The Maritime Area Planning Bill - is it enough?
The much anticipated and long-awaited Maritime Area Planning Bill 2021 was published in its final form on 16 August, writes Tina Raleigh, Head of Offshore Ireland.
This Bill is the State’s response to much-needed reform of marine governance in Ireland and it reshapes the consenting regime for the development of marine projects.
A major overhaul of marine planning was long overdue with the current legislation governing marine area development dating back almost nine decades ago to the Foreshore Act of 1933. It is fair to say a huge amount has changed in that time.
The Bill provides for two separate consents which will be required for the development of offshore renewable energy projects. One consent is needed to occupy the maritime area – namely a Maritime Area Consent (MAC) – and another to allow development of that area – a development permission. A MAC must be obtained first, following which the development permission can be sought.
The Bill also authorises the setup of the Maritime Area Regulatory Authority (MARA) which will be responsible for the granting of MACs, licences and the enforcement of the new regulatory regime. The Minister for Housing, Local Government and Heritage will decide on the establishment day for the MARA. An Bord Pleanála will be responsible for the grant of the development consent on the foreshore. The rules pertaining to Special Maritime Area Consent will allow for the fast-tracking of the Relevant Projects through the planning system. Once the Bill is enacted, these projects will be invited by the Minister for Environment, Climate and Communications to submit an application for a MAC.
Subsequent projects will have to wait for the establishment of MARA in order to submit an application for a MAC. While the publication of the Bill is to be welcomed, there are several areas which could slow down or impinge an application for consent under the Bill. Outlined below are the issues identified along with proposals for change:
Obtaining a MAC is not a guarantee of planning permission and a project might subsequently be turned down by An Bord Pleanála. As the Bill is currently drafted, the project would automatically lose its MAC, sending the project back to the beginning of the development process at an enormous cost in time and money. Allowance should be given within the Bill to allow a fresh consent application be made within the MAC area. Long-stop dates can be used to prevent hoarding of a marine area with no intention of developing a project. This is much fairer and makes the 2030 target more achievable.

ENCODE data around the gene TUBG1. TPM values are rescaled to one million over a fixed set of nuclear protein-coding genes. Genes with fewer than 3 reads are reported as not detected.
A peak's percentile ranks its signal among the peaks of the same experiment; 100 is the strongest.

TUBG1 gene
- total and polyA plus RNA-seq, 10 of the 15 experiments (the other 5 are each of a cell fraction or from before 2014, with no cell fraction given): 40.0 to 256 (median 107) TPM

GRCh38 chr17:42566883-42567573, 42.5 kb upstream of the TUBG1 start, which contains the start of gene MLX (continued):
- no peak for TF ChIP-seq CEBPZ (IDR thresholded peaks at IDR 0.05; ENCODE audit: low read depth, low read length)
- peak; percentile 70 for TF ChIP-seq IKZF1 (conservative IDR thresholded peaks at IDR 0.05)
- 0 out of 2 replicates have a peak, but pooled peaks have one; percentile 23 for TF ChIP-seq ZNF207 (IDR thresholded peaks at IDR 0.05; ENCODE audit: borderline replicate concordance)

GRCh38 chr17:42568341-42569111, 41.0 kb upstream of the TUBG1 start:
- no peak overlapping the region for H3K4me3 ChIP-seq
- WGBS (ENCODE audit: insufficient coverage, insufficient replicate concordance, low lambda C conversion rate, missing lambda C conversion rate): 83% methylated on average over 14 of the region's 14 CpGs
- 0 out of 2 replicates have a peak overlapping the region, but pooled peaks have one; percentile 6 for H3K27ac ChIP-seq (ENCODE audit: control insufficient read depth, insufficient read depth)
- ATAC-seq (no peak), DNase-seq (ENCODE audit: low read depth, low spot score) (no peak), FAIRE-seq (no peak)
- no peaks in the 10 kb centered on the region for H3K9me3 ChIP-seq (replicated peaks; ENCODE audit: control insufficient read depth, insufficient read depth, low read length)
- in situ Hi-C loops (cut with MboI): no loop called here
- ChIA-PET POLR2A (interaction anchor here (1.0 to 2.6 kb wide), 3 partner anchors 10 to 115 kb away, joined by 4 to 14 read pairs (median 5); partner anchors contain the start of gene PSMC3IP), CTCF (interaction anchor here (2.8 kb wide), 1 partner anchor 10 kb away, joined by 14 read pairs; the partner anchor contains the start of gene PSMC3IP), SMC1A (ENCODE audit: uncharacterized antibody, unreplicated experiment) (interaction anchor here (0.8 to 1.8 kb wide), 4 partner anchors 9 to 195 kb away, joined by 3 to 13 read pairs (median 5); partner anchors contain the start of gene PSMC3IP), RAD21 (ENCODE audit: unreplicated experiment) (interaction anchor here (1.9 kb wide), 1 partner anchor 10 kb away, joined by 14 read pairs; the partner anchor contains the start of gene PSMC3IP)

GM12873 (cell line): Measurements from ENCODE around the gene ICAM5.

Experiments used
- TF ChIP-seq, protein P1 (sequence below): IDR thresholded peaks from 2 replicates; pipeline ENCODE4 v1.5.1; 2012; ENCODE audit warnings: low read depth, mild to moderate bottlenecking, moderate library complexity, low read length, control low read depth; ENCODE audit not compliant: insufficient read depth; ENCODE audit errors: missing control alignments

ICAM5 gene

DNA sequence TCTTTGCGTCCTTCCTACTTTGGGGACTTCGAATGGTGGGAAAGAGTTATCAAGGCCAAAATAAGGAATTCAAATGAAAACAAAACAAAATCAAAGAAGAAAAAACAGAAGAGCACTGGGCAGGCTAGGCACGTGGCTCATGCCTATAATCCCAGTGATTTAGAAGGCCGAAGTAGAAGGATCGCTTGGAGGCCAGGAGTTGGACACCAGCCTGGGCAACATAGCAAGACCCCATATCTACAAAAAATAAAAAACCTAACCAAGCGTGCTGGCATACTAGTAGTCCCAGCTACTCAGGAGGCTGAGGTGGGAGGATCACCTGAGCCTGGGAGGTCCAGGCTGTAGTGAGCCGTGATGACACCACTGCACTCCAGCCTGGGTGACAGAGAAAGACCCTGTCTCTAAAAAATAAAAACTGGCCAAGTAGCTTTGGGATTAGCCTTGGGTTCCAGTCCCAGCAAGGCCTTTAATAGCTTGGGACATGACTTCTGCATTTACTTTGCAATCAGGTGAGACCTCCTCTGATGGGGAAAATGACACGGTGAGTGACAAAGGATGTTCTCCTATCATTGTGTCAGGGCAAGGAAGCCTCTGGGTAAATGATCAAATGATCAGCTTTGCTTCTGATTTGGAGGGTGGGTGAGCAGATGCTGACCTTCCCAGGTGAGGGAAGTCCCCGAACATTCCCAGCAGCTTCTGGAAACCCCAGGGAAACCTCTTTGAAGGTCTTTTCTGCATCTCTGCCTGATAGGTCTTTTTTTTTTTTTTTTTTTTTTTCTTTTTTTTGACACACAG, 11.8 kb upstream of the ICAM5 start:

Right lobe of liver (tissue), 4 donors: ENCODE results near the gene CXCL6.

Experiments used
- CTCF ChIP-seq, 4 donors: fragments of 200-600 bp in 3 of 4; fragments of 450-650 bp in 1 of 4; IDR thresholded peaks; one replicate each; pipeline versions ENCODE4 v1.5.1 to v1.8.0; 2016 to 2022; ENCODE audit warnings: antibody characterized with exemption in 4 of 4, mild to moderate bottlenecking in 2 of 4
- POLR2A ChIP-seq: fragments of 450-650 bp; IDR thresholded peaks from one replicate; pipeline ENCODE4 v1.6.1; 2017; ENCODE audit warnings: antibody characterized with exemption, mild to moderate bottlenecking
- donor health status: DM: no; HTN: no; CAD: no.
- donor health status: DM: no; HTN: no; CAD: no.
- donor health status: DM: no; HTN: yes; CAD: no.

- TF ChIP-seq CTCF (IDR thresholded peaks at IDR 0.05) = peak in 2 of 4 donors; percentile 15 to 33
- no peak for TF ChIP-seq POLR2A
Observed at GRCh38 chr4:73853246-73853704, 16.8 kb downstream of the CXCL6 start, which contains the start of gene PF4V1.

Given the complexity, rapidly evolving technology and lengthy delivery timelines associated with offshore wind energy, there is a significant need for design and consent flexibility. The EU Commission says that providing “flexibility during the design and pre-planning phase of offshore wind energy projects and…a degree of freedom to optimise wind turbine parameters prior to construction…is a proven and acceptable approach.” But this approach is missing from the Bill, preventing developers from using the most up-to-date technology, which ultimately affect the consumer by driving up electricity prices.
Delivering for 2030
We cannot reach the 5 GW target with the Relevant Projects alone. However, the Bill requires other projects to wait until MARA is established before they can apply for a Marine Area Consent (MAC).
But MARA will not, at the most optimistic estimate, be ready until 12-18 months after the Bill is enacted. We cannot connect 5 GW of offshore wind by 2030 if projects must wait two years for a MAC. The Bill must give the Minister the power to grant MACs to projects that can be connected to the grid by the end of the decade.
Ireland faces growing security of supply challenges and is increasingly exposed to climate change. To tackle this head on, we must develop offshore wind farms as quickly as possible. If Ireland’s renewable energy targets, which are binding, are to be met, it is critical that the Bill is enacted soon, and that MARA is established and adequately resourced.
To do this we must have a fair and transparent planning system and that is why the Maritime Area Planning Bill must be passed before the end of the year with the proposed changes incorporated.
It is really positive that the Bill is earmarked as priority legislation and the industry hopes to see it’s speedy passage through the Houses. Ireland has committed to meeting 70% of its electricity demand by renewable sources by 2030 and the current Programme for Government has a welcome and ambitious target of 5GW of offshore wind by 2030.
If we are to meet these targets, time is of the essence and this piece of legislation must be treated with the urgency it deserves and needs.
This article appeared in the Autumn 2021 edition of Wind Energy Ireland's Irish Wind Magazine, which can be accessed here.